Thomas Edward Lawrence, CB,DSO (16 August 1888 – 19 May 1935) was a British archaeologist, army officer, military theorist, diplomat, and writer. He was renowned for his liaison role during the Sinai and Palestine Campaign and the Arab Revolt against the Ottoman Empire during the First World War. The breadth and variety of his activities and associations, and his ability to describe them vividly in writing, earned him international fame as Lawrence of Arabia, a title used for the 1962 film based on his wartime activities.
He was born out of wedlock in Tremadog, Wales in August 1888 to Sarah Junner, a Scottish governess and Thomas Chapman, an Anglo-Irish nobleman from County Westmeath. Chapman left his wife and family in Ireland to cohabit with Junner; in 1914 he became Sir Thomas Chapman, 7th Baronet. Chapman and Junner called themselves Mr. and Mrs. Lawrence, a name probably adopted from Sarah's likely father; Sarah's mother had been employed as a servant for a Lawrence family when she became pregnant with Sarah. In 1889, the family moved to Kirkcudbright in Scotland where his brother William George was born, before moving to Dinard in Brittany. In 1896, the Lawrences moved to Oxford, where Thomas attended the high school and then studied history at Jesus College from 1907 to 1910. Between 1910 and 1914, he worked as an archaeologist for the British Museum, chiefly at Carchemish in Ottoman Syria.
Soon after the outbreak of war, he volunteered for the British Army and was stationed in Egypt, becoming an officer with the rank of Lieutenant in General Allenby's army. In 1916, he was sent to Arabia on an intelligence mission and quickly became involved with the Arab Revolt as a liaison to the Arab forces, along with other British officers. He worked closely with Emir Faisal, a leader of the revolt, and he participated in and sometimes led military activities against the Ottoman armed forces, culminating in the capture of Damascus in October 1918. Allenby promoted him at first to Major, later to Colonel.
After the war, Lawrence joined the Foreign Office, working with the British government and with Faisal. He was offered both the Victoria Cross and a knighthood, but declined both. In 1922, he retreated from public life and spent the years until 1935 serving as an enlisted man, mostly in the Royal Air Force, with a brief stint in the Army. During this time, he published his best-known work Seven Pillars of Wisdom, an autobiographical account of his participation in the Arab Revolt. He also translated books into English and wrote The Mint, which was published posthumously and detailed his time in the Royal Air Force working as an ordinary aircraftman. He corresponded extensively and was friendly with well-known artists, writers, and politicians. For the Royal Air Force, he participated in the development of rescue motorboats.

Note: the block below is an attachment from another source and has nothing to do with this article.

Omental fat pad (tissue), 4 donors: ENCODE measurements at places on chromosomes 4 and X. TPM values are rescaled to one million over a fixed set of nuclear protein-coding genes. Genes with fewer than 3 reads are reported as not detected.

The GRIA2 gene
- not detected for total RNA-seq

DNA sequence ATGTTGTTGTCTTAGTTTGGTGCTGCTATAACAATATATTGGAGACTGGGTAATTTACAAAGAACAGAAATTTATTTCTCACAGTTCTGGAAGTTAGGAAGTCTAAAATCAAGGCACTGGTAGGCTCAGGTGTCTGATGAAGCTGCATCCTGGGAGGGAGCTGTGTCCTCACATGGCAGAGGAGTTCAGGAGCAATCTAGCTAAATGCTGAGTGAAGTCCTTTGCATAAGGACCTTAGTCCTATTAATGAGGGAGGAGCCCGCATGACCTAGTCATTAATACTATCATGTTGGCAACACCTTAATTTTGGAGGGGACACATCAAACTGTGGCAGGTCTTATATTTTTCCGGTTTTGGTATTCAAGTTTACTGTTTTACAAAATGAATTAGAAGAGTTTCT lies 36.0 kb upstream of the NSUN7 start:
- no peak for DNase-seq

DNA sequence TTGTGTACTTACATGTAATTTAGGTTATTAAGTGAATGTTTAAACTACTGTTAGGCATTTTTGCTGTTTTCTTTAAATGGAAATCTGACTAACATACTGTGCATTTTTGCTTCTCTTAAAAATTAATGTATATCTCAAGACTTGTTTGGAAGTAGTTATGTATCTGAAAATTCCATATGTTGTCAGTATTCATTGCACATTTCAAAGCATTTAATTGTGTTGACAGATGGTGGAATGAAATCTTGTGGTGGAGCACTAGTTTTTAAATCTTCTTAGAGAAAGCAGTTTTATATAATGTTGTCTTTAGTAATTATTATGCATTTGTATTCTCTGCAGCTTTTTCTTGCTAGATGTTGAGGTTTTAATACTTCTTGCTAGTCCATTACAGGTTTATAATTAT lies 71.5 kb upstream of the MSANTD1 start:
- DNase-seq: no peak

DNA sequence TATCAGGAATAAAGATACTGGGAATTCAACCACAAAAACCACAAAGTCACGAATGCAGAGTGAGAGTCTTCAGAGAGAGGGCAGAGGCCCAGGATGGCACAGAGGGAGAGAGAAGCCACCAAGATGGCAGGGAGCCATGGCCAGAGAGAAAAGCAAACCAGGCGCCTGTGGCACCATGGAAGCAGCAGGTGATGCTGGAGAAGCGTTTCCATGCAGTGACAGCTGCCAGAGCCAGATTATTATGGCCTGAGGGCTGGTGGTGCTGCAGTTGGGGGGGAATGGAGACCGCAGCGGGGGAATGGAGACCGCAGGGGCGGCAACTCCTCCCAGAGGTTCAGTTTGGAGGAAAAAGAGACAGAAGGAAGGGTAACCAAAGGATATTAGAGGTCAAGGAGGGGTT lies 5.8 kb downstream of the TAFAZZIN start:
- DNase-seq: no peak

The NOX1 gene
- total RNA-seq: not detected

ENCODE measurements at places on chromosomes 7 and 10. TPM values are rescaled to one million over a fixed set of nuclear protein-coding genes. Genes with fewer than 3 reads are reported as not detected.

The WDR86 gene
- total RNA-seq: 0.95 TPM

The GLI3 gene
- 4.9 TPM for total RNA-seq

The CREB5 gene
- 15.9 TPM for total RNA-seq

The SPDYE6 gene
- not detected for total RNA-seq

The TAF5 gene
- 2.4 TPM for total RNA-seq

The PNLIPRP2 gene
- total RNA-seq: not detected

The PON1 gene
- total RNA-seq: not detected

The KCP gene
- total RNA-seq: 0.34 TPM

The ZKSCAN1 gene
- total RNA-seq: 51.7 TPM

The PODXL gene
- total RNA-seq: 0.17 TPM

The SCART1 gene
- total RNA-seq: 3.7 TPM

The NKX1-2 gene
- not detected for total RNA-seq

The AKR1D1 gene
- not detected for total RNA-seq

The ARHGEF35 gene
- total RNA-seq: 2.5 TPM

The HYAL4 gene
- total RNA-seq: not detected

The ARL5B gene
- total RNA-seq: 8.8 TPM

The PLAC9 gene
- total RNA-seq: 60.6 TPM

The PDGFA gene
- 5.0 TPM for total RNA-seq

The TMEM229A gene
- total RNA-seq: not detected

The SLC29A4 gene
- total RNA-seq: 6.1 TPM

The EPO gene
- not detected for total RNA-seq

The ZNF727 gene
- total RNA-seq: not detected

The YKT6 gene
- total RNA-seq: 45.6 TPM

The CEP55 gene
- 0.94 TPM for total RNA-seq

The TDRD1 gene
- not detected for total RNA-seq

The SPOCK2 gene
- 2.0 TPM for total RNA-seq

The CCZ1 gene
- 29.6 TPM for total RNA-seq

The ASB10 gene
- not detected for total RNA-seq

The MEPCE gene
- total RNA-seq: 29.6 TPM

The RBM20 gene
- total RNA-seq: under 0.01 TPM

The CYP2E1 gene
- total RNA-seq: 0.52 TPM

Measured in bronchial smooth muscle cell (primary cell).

Lawrence's public image resulted in part from the sensationalised reporting of the Arab revolt by American journalist Lowell Thomas, as well as from Seven Pillars of Wisdom. In 1935, Lawrence was fatally injured in a motorcycle accident in Dorset.
Lawrence's birthplace, Gorphwysfa, Tremadog, Carnarvonshire, Wales
Thomas Edward Lawrence was born on 16 August 1888 in Tremadog, Carnarvonshire, Wales, in a house named Gorphwysfa, now known as Snowdon Lodge. His Anglo-Irish father Thomas Chapman had left his wife Edith after he had a son with Sarah Junner, a young Scotswoman who had been governess to his daughters. Sarah had herself been an illegitimate child, having been born in Sunderland as the daughter of John Lawrence and Elizabeth Junner, a servant in the Lawrence household; she was dismissed four months before Sarah was born, and identified Sarah's father as "John Junner, Shipwright journeyman".
The Lawrence family lived at Craigville, St Mary's Street, Kirkcudbright between 1889 and 1891
Lawrence's parents did not marry but lived together under the name Lawrence. In 1914, his father inherited the Chapman baronetcy based at Killua Castle, the ancestral family home in County Westmeath, Ireland, but his parents moved to live in England. They had five sons, and Thomas was the second eldest. From Wales, the family moved to Kirkcudbright, Galloway in southwestern Scotland, where their son William George was born, then to Dinard in Brittany, then to Jersey.
The family lived at Langley Lodge (now demolished) from 1894 to 1896, set in private woods between the eastern borders of the New Forest and Southampton Water in Hampshire. The residence was isolated, and young Lawrence had many opportunities for outdoor activities and waterfront visits. Victorian-Edwardian Britain was a very conservative society where the majority of people were Christians who considered premarital and extramarital sex to be shameful, and children born out of wedlock were born in disgrace. Lawrence was always something of an outsider, a bastard who could never hope to achieve the same level of social acceptance and success that others could expect who were born legitimate, and no girl from a respectable family would ever marry a bastard.
Lawrence claimed that he ran away from home around 1905 and served for a few weeks as a boy soldier with the Royal Garrison Artillery at St Mawes Castle in Cornwall, from which he was bought out. However, no evidence of this appears in army records.